Despite the particulars of the story and characters not really gelling with the overall premise, Blood Dragon iterates on enough of the core Far Cry 3 mechanics to make the 6 hour experience interesting. Now instead of unleashing Bengal Tigers on unsuspecting pirates, you can lure Blood Dragons to enemy encampments to do the dirty work for you. Or you can waltz in the front door with a minigun and mow everything down in a hale of hot lead and explosions. Oh, but you’re not the explosive type? Well you can always use the fantastic stealth takedown system that Far Cry 3 so ingeniously introduced. Having this many ways to interact with encounters reinforces just how much variety the folks at Ubisoft Montreal packed into both the original game and Blood Dragon.

As long as you don’t question Blood Dragon’s schizoid sense of humor, you’ll find plenty to like in this homage to 1980s home VHS action. I just wish the developers had taken a few more months to revise and edit some of the questionable dialogue and humor. But I can’t complain too much when I consider the fact that this could have been a crappy multiplayer expansion that required the original game to run. More big developers and publishers should learn from the risks taken here, and improve with just a bit more time and consideration.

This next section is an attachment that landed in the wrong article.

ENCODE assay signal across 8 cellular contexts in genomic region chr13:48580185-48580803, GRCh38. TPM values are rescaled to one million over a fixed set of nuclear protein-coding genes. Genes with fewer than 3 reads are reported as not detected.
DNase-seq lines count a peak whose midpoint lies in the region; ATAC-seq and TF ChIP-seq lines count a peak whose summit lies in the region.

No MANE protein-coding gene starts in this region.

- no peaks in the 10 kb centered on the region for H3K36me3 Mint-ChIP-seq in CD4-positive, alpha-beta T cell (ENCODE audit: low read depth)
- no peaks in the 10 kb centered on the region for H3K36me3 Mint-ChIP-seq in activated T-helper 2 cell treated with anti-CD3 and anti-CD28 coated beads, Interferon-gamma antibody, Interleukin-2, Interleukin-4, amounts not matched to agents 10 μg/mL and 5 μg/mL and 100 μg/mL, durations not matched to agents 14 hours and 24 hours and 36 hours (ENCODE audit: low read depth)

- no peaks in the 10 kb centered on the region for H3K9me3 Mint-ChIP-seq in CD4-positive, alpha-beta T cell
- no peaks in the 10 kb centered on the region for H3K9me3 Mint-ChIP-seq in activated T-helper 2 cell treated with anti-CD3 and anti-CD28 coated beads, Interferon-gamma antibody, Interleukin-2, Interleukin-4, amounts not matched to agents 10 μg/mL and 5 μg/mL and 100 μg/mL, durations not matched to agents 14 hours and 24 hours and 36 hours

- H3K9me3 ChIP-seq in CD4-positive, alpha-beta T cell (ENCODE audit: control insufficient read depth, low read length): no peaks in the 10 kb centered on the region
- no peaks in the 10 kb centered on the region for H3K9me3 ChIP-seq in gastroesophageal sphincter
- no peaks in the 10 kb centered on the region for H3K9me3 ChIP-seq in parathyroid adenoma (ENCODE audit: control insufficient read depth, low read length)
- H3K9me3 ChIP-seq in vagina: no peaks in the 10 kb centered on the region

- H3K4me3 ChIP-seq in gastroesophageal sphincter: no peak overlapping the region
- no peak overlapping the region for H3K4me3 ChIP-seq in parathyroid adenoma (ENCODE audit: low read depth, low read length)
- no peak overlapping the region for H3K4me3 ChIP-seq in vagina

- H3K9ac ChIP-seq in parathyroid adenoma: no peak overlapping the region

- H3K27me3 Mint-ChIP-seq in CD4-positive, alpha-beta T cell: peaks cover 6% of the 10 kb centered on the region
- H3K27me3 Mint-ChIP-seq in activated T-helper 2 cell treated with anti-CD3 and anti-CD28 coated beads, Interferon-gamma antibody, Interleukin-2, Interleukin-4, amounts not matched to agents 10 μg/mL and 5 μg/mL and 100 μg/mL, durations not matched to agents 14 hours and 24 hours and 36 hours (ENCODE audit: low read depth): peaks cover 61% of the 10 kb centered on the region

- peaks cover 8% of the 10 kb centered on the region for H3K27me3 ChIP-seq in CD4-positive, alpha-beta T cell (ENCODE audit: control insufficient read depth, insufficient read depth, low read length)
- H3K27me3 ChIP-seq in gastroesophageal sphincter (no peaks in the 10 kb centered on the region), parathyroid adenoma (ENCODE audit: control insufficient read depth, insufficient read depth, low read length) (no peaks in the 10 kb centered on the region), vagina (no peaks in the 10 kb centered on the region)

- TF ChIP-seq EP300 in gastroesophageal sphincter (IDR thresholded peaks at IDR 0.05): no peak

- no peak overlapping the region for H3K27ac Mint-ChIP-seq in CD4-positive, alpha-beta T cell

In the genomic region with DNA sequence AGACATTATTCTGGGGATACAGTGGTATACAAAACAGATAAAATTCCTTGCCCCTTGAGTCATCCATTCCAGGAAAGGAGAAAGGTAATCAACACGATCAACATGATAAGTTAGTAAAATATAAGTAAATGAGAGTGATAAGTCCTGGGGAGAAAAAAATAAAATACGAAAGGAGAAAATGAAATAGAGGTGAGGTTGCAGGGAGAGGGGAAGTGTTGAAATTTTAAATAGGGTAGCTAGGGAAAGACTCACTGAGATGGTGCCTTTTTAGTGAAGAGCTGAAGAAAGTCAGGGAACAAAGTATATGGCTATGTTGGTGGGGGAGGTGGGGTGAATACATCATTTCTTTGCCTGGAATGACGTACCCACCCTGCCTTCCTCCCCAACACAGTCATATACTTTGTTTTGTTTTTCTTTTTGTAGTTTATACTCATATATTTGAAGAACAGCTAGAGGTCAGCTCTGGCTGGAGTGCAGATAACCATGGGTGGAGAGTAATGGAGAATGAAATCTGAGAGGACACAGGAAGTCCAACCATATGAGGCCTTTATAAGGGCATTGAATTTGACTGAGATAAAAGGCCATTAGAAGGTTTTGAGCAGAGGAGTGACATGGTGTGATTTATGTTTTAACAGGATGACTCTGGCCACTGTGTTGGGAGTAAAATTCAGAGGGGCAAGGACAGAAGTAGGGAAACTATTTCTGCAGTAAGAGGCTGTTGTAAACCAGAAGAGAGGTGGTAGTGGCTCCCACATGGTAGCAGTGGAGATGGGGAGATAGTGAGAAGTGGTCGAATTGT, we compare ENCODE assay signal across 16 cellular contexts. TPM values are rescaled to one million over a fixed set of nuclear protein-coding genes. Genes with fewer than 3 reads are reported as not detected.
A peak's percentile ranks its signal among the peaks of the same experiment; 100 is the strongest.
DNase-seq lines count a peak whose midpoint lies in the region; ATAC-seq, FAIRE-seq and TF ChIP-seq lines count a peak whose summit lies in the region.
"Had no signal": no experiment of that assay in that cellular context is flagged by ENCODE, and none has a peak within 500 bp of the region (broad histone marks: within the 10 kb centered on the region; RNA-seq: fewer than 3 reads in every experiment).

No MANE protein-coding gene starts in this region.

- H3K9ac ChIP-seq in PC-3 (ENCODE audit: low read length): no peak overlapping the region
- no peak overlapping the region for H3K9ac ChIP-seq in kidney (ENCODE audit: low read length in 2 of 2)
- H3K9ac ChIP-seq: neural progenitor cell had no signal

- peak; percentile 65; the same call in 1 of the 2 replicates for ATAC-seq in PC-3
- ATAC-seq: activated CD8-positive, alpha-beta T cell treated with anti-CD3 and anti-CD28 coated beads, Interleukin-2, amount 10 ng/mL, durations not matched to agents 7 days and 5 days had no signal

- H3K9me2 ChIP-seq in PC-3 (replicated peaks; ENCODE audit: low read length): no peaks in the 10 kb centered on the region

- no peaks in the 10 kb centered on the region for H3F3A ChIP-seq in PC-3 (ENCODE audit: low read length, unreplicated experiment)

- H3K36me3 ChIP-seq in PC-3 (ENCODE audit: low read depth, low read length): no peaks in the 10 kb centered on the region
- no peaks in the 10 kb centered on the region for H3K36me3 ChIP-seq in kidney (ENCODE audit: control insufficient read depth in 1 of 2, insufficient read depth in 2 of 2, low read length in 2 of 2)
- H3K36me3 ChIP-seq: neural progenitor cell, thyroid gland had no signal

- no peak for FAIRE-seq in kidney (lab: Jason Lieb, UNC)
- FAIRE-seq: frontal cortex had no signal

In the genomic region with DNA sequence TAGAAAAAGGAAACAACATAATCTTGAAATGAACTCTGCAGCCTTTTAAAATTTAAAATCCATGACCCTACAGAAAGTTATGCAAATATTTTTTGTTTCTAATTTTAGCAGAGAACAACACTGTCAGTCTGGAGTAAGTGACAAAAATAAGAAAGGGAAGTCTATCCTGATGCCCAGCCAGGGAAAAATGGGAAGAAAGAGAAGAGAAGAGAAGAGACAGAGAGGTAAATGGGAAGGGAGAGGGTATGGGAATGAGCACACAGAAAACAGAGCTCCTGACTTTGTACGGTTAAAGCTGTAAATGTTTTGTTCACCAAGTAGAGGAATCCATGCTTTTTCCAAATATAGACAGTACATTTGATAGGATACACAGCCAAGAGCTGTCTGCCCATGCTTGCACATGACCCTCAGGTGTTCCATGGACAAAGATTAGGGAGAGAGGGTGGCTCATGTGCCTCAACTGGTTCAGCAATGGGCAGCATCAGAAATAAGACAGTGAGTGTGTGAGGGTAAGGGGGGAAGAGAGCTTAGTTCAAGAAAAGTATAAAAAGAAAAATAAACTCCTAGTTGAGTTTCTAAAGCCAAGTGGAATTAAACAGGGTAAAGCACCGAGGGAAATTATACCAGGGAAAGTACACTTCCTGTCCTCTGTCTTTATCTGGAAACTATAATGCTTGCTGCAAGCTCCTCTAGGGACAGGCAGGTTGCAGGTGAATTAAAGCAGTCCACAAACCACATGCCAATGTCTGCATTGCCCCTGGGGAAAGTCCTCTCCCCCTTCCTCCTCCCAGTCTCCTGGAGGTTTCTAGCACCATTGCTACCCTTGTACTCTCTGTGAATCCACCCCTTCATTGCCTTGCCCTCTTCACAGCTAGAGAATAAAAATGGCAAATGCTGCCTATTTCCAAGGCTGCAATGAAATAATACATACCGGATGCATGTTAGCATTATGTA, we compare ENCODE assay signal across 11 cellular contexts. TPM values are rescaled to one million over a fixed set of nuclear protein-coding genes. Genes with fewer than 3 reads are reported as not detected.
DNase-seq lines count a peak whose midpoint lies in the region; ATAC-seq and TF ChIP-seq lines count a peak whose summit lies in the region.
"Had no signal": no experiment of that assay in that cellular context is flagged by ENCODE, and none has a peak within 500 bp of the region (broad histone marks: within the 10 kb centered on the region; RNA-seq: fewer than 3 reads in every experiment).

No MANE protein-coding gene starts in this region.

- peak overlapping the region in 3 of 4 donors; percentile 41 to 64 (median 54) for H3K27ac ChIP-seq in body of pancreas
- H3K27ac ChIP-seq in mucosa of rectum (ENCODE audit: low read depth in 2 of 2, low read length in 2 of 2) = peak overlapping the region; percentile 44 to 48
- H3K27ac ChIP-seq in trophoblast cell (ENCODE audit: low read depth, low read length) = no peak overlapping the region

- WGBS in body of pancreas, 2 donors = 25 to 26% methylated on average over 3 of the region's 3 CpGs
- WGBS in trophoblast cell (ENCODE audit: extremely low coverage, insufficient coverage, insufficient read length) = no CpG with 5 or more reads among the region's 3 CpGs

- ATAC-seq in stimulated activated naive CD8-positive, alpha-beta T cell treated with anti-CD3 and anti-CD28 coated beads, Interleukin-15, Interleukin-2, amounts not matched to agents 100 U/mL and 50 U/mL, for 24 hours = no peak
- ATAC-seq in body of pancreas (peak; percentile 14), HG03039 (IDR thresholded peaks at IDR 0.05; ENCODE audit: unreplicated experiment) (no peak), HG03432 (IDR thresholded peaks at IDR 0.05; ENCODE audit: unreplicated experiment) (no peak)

All image credits go to the respective Giantbomb community members who posted them to Giantbomb.com. 

The Top 10 Games of 2012

A few months late, but I couldn’t resist posting the list of games that I loved the most this past year. Cheers!

2012’s 2011 Game of the Year:
Dark Souls: Beating this game filled me with triumph like few other things have, but that feeling wasn’t lasting. Upon being thrust into the New Game + mode directly after beating the final boss in Dark Souls, I promptly put down the controller and mourned the fleeting closure that had been given to me just moments before. I love this game, but fuck this game. One of 2011’s best for sure.

Honorable Mention:
FTL: I can’t really put FTL on my list because I simply haven’t played enough. It seems like a superb rouge-like space simulator, but I haven’t even come close to even getting halfway to the end yet. Perhaps this will be a contender for 2013’s 2012 Game of the Year if I get around to playing more of it.